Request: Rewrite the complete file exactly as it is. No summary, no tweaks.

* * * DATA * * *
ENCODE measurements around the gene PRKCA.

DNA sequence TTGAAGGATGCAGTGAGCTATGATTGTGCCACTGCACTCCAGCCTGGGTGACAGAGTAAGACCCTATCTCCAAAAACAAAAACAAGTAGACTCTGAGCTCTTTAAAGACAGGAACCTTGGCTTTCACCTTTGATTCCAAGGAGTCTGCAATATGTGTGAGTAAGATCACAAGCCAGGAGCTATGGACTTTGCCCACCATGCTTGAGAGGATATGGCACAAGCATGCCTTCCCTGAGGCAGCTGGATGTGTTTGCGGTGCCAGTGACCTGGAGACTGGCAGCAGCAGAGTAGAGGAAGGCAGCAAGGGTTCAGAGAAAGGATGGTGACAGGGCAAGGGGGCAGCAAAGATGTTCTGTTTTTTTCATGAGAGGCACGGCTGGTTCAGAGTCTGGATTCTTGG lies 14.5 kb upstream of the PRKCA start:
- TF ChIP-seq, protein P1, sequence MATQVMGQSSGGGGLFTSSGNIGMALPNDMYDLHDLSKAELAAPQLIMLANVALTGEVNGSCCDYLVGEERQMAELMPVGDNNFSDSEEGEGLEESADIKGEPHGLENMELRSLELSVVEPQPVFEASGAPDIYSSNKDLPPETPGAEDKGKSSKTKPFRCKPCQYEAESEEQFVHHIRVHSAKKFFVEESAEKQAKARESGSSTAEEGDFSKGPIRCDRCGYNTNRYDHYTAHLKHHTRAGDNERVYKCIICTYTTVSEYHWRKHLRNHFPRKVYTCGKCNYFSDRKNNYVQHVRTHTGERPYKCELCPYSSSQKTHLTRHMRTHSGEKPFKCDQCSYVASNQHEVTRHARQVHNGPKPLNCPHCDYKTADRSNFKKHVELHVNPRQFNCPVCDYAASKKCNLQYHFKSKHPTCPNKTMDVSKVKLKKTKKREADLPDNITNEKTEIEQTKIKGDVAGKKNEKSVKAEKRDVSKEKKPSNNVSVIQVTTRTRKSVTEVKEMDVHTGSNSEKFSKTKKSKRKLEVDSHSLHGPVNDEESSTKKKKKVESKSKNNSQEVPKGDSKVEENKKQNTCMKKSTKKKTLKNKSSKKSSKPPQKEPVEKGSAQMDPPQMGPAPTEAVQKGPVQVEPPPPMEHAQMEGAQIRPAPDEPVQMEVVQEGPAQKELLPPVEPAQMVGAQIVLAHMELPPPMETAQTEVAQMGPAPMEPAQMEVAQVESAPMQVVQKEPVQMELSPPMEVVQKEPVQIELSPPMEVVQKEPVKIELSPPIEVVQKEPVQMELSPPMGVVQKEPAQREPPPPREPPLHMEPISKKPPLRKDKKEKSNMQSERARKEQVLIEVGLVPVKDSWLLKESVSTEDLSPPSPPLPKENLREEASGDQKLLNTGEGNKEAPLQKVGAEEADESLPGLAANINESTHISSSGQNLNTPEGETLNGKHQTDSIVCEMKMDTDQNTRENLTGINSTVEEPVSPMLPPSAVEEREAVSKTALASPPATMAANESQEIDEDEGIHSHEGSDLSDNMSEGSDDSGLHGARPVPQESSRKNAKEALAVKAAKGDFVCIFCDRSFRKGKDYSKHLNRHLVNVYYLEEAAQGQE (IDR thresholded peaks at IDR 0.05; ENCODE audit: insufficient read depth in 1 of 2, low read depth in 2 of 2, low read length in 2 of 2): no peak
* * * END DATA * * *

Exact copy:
ENCODE measurements around the gene PRKCA.

DNA sequence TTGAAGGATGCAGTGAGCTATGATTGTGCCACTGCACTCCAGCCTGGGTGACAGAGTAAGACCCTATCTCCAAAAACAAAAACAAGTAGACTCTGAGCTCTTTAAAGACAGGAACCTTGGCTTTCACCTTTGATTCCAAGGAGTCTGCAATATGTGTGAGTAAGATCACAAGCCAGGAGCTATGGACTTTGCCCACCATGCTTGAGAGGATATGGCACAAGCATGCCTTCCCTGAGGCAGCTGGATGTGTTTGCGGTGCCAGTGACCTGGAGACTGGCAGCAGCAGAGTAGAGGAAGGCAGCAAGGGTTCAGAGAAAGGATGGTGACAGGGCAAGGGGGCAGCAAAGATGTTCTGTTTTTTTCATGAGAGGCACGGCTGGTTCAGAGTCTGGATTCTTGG lies 14.5 kb upstream of the PRKCA start:
- TF ChIP-seq, protein P1, sequence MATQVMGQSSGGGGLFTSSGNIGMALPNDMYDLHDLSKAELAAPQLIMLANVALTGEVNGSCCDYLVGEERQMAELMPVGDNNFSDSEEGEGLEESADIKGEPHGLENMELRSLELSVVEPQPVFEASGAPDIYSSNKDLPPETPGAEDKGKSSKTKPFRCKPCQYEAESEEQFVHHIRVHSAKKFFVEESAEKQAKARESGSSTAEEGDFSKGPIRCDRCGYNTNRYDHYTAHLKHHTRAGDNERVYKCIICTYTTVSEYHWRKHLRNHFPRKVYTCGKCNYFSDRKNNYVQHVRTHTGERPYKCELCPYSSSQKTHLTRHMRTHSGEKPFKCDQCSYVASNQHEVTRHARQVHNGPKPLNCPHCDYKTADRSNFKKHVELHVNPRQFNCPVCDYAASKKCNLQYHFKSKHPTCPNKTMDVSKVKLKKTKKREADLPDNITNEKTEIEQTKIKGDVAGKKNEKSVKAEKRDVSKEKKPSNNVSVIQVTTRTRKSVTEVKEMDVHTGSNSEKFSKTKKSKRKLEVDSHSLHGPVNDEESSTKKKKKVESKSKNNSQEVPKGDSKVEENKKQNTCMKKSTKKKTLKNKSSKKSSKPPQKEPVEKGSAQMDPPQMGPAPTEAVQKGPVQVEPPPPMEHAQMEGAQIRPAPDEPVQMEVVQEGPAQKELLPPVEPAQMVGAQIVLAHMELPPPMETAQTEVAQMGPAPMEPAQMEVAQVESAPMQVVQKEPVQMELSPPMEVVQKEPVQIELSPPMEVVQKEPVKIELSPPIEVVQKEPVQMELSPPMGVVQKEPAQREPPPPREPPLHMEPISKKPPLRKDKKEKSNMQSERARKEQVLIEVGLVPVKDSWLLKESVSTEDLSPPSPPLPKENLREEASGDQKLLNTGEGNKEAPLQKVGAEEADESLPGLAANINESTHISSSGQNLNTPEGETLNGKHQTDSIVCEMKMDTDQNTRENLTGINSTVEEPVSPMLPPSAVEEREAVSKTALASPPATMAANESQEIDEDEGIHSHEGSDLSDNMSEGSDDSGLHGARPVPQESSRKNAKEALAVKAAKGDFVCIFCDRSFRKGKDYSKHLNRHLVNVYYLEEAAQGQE (IDR thresholded peaks at IDR 0.05; ENCODE audit: insufficient read depth in 1 of 2, low read depth in 2 of 2, low read length in 2 of 2): no peak